Consider a concentrated portfolio

By Susy Abbondi | May 6, 2014 | Last updated on May 6, 2014
3 min read

You’ve heard the refrain before and will again: diversify!

Diversification reduces your risk. Concentrated portfolios are seen as unacceptably risky. But when it comes to the number of equities you hold, too many can in fact be a bad idea.

Buy what you know

Warren Buffett is a celebrated advocate of a concentrated portfolio. He suggests, ‘‘an investor should act as though he had a lifetime decision card with 20 punches on it. With every investment decision his card is punched, and he has one fewer available for the rest of his life.’’

Think of stocks as ownership stakes in privately held businesses—a great deal of research and due diligence is warranted.

Diversification seeks safety in numbers, but deep knowledge and understanding of a company’s financials, products, suppliers and customers will mitigate the risk of holding a few investments.

More importantly, when investing in fewer companies, there’s no need to compromise on the quality of the investments you seek. All of them can be economically sound businesses possessing sustainable competitive advantages and great management teams.

By buying these stocks when the market has priced them below their worth, you’ll create a cushion of capital protection and greater upward potential.

Big bets, big rewards

Understanding company details allows you to determine which investment ideas have the greatest profit potential. If you have capital, sizable investments should be made in your top choices—rather than your twentieth, thirtieth or even one hundredth.

Despite the large amounts of capital Buffett has to invest on behalf of his holding company Berkshire Hathaway, he still operates on this basis. As of his June 2015 company filing, he invested over $128 billion in just 47 companies.

While having a large portfolio can reduce the negative effects of a decline in a few holdings, that’s not the only side effect. It also minimizes the upside of a few outstanding performers.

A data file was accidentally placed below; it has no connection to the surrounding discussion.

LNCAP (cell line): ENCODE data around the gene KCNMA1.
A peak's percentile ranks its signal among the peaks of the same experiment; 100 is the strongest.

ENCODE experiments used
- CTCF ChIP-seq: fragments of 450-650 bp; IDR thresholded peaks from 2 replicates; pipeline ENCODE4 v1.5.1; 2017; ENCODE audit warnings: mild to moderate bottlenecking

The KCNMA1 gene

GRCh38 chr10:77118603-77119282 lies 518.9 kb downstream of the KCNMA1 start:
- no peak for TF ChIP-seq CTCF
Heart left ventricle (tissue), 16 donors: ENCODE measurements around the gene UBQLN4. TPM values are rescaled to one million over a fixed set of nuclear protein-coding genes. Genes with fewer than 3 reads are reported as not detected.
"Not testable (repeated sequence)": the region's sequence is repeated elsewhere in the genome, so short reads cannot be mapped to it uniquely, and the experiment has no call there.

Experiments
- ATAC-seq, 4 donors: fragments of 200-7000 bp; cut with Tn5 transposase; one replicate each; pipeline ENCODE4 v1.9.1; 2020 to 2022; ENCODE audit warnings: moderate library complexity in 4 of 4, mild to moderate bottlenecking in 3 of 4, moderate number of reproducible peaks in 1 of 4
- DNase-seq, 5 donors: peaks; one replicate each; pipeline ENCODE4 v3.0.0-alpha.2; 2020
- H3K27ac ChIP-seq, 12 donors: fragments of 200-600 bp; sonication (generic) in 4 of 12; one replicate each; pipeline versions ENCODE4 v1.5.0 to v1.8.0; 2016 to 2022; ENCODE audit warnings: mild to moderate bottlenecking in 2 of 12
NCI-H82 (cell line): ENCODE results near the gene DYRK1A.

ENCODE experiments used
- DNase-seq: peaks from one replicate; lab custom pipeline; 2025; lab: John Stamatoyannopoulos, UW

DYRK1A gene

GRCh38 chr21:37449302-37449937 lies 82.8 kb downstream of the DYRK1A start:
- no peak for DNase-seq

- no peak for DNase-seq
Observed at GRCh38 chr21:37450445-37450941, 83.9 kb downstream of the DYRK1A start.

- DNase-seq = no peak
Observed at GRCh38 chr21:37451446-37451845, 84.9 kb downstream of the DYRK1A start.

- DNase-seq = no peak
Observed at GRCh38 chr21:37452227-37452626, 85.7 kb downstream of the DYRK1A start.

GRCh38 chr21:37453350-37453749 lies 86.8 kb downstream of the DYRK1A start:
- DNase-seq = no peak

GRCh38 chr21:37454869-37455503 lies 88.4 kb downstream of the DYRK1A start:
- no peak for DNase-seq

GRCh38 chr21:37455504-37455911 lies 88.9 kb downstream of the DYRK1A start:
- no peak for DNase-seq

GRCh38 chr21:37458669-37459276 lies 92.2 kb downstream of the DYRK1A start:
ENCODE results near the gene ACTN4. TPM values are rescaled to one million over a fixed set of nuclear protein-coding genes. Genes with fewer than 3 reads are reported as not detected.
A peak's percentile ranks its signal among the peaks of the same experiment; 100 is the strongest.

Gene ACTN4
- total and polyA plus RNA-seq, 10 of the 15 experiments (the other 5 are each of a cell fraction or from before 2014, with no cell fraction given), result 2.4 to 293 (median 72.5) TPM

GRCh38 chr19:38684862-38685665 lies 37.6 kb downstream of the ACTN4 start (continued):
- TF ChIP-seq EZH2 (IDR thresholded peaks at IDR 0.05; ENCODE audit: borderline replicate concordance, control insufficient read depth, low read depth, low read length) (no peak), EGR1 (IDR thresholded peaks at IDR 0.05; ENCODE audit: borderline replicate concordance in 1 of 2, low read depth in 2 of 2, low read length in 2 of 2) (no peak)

When investing in a wildly diversified portfolio of stocks, you are making a wager on the general performance of the market, rather than on the potential of individual companies.

The greater the number of stocks in a portfolio, the greater the likelihood of performing like benchmark indices.

Some of the wealthiest people in the world have made their fortunes with just one stock—take Bill Gates and Microsoft.

Or just ask the earliest investors of Berkshire Hathaway, now millionaires. Aside from making a wise investment decision, the underlying factor to their investment success is inactivity.

Time is on your side

Although concentrated portfolios deliver better returns, they also experience greater volatility over the short term.

Volatility is often equated with risk, but the real risk of investing is the potential for permanent capital loss. By extending the time frame for which stocks are held, you automatically reduce this risk.

The longer the time period, the smoother the roller-coaster ride, as the extreme ups and downs disappear and the overall upward trend becomes clear. Holding a few choice investments with conviction will carry you through the short-term market swings and result in a low turnover portfolio, which minimizes both transaction costs and taxes. It also allows the power of compounding to take hold.

A concentrated portfolio may be out of step with the general market philosophy, but performance over a quarter or even a year is not meaningful in the accumulation of wealth. After all, you don’t need to win every day; you just need to win over time.

Susy Abbondi